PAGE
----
The closely watched monthly employment report from the Bureau of Labor Statistics is due to be released Friday morning. The consensus among economists polled by Refinitiv is that 350,000 jobs were added last month, with an unemployment rate of 3.5%. That would be a new pandemic-era low.
The labor market has nearly recovered to its pre-pandemic strength, with the US just 1.2 million jobs short of where it was before the shutdowns began and unemployment a hair above the pre-pandemic level of 3.5% as of April. With more job growth expected for May, this is set to improve further.
Now, the focus has shifted from the “Great Reopening” to whether the Federal Reserve’s attempt at a “soft landing” by raising interest rates to tame inflation will inadvertently plunge the economy into recession.
In the first quarter of 2022, the US economy shrank, as measured by gross domestic product, the broadest data tracking economic activity. The common definition of a recession necessitates two straight quarters of declining GDP, which seems an uncomfortably close possibility for America.
But some economists are quick to point out that one common feature of recessions is missing in the mix: The labor market is still going strong.
“The consumer is the key, in our view, especially in hiring trends. More people with jobs, which come with additional income, provide the support for continued spending,” said Mike Skordeles, a senior US macro strategist at Truist Advisory Services.
Consumer spending is the backbone of US economic growth. And even though inflation has been going through the roof, the tight labor market has helped keep people spending for now.
Skordeles said he closely tracks weekly initial jobless claims, as any weakness will show up in that data first. But so far, it hasn’t.
“If we see a sustained substantial increase in weekly jobless claims, then we’ll shift our recession stance,” he said.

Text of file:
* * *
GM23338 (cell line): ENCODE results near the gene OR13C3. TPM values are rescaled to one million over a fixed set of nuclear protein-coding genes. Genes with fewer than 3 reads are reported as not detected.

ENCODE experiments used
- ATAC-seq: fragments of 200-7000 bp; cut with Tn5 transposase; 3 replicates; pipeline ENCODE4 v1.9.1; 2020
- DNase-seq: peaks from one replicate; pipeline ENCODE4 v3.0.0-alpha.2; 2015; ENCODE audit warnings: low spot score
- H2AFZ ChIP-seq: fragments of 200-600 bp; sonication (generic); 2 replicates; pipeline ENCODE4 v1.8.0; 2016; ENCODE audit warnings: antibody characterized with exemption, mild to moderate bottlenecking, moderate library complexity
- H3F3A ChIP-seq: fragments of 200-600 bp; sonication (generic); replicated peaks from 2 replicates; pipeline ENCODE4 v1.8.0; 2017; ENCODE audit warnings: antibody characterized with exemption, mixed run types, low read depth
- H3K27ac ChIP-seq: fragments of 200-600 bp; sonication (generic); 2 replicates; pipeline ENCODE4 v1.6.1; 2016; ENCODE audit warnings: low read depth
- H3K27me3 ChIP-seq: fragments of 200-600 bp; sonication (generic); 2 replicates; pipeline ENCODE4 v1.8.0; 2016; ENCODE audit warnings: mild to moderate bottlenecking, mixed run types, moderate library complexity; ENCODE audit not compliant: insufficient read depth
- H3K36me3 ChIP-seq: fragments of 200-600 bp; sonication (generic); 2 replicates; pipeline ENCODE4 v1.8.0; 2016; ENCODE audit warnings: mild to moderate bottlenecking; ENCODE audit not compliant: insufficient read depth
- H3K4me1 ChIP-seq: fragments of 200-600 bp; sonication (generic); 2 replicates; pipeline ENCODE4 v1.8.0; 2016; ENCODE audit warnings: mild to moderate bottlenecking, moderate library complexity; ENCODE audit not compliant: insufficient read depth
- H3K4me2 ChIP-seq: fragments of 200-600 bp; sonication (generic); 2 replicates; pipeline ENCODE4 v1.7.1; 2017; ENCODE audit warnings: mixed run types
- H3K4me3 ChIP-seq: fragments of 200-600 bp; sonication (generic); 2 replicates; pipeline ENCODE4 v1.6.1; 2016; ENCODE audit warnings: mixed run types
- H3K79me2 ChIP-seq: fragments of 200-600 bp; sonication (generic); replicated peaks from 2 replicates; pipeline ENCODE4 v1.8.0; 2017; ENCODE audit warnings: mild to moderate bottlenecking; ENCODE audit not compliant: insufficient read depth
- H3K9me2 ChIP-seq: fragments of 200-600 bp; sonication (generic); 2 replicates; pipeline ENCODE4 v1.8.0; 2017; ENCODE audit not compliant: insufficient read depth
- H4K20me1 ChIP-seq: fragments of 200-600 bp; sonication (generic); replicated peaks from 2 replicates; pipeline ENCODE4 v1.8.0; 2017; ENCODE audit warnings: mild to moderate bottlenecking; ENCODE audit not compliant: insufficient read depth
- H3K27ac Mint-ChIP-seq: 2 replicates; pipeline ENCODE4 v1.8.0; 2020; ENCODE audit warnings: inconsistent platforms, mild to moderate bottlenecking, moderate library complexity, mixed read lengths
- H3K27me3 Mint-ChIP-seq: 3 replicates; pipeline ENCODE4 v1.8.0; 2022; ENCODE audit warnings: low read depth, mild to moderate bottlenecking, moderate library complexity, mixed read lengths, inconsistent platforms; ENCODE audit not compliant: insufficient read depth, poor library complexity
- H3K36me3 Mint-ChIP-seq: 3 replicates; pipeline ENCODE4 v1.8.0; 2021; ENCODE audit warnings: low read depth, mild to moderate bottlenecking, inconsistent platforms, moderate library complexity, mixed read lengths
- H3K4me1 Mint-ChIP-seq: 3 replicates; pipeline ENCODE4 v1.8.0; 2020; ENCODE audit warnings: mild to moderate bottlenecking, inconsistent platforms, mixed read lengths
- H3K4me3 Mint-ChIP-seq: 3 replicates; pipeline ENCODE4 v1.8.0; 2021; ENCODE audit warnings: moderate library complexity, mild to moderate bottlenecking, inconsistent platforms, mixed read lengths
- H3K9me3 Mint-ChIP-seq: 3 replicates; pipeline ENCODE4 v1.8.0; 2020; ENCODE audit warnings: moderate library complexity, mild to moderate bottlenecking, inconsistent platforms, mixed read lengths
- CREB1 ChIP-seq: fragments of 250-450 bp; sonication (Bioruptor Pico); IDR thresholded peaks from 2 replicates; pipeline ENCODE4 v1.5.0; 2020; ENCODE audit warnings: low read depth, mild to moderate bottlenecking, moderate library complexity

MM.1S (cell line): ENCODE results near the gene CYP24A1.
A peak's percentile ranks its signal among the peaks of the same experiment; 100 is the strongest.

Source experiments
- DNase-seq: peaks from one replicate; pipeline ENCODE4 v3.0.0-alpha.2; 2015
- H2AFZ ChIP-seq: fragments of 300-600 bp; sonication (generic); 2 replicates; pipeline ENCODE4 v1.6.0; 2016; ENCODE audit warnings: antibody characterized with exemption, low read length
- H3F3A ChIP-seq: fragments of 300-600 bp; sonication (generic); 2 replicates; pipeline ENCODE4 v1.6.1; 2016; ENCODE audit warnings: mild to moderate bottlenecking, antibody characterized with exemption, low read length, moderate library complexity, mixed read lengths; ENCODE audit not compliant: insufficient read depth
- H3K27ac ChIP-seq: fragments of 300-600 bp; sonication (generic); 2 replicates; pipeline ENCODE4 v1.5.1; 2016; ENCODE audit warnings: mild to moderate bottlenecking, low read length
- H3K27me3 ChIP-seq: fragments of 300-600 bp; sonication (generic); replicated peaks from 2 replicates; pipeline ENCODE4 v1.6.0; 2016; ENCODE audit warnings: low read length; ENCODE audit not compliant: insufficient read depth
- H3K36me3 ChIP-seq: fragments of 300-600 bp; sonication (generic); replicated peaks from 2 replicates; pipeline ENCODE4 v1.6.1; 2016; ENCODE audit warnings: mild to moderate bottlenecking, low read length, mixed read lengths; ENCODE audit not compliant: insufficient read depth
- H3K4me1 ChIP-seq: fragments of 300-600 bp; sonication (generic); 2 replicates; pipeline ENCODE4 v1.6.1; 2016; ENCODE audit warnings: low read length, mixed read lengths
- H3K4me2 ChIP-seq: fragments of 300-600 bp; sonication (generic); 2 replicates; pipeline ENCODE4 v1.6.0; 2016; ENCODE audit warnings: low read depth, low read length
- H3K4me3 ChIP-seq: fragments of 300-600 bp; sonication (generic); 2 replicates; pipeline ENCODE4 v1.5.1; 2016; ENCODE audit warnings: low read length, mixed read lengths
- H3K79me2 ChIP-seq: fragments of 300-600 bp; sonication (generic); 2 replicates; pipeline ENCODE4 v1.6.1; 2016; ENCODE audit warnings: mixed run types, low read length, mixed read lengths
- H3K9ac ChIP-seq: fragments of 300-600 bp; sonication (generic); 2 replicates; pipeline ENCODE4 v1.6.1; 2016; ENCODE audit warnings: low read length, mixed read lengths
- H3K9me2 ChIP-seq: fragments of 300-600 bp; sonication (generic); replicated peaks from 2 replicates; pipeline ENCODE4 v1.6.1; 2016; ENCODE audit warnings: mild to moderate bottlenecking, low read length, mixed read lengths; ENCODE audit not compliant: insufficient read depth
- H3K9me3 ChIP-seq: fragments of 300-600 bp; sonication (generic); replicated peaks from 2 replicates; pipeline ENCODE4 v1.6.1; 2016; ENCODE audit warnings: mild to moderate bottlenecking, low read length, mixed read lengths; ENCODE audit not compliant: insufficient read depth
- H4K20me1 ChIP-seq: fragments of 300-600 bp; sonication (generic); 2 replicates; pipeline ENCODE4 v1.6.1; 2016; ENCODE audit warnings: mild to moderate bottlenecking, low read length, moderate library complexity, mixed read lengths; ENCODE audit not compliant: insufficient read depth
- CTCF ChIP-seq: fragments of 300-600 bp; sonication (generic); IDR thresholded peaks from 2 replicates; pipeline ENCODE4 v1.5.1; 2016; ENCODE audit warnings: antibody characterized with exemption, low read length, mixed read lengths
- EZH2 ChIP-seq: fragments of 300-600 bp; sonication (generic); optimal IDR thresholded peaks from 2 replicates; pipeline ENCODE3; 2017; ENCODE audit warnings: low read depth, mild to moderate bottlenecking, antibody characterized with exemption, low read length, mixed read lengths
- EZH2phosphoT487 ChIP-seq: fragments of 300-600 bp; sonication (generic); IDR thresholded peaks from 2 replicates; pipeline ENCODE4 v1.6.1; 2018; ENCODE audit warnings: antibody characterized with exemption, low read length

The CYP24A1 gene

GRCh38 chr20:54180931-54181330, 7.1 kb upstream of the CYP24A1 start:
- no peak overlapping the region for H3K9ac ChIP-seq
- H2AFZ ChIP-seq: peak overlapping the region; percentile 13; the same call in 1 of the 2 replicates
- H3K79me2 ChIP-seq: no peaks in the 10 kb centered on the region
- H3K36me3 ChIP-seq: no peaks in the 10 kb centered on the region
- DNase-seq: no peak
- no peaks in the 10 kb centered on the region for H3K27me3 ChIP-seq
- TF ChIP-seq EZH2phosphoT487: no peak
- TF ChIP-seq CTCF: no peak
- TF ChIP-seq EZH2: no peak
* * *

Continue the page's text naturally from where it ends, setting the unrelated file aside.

Initial weekly jobless claims for the week ending May 28 were down 11,000 from the previous week, with 200,000 applications for first-time unemployment benefits.
Private payrolls provider ADP reported Thursday that employment rose by just 128,000 in May, far below the Refinitiv estimate of 299,000. Additionally, April data was revised down to 202,000 job gains from the previously reported 247,000.
Expectations for the May jobs report
If Friday’s government report shows that 350,000 jobs were added to the economy in May, that would be a slowdown from March and April, when 428,000 positions were added each month, and it would make it the slowest job growth since April 2021.
An unemployment rate that dips to 3.5% would match the historic low from before Covid hit. The last time joblessness was this low prior to 2019 was in 1969. The same unemployment rate was expected in April, but didn’t come to fruition. The unemployment rate in April was 3.6%.
Either way, the slowdown in job growth is expected and is nothing to worry about for now: Economists anticipate a slowing of job growth this year as the labor market recovery moves into a new phase. In April, there were nearly two available positions for every unemployed person, according to the Job Openings and Labor Turnover Survey released on Wednesday.
And while businesses are offering higher wages to attract staff, competing for talent in this tight labor market has taken its toll: A record number of Americans quit their positions in March, with many choosing to move on to better opportunities.
“Many employers are still zealously trying to increase their head count and workers, it seems, are still hesitant to commit,” said ADP chief economist Nela Richardson in a blog post. “Despite labor shortages, workers aren’t coming out ahead, thanks to inflation. Real wages, or wages adjusted for inflation, fell 2.6% in April, similar to the decline in March – another plateau.”
If the high prices Americans are facing in the grocery store and at the gas pump take over as the main driver for consumer behavior, the economy could look very different by the end of the year. For now, the Fed predicts the US job market will remain tight and that will keep supporting consumer spending. The appetite to hire keeps providing a backstop as well.
“We’re not seeing a turn in the job market just yet, though we are hearing more from employees that they’re concerned about a potential downturn and layoffs,” said Daniel Zhao, senior economist at Glassdoor.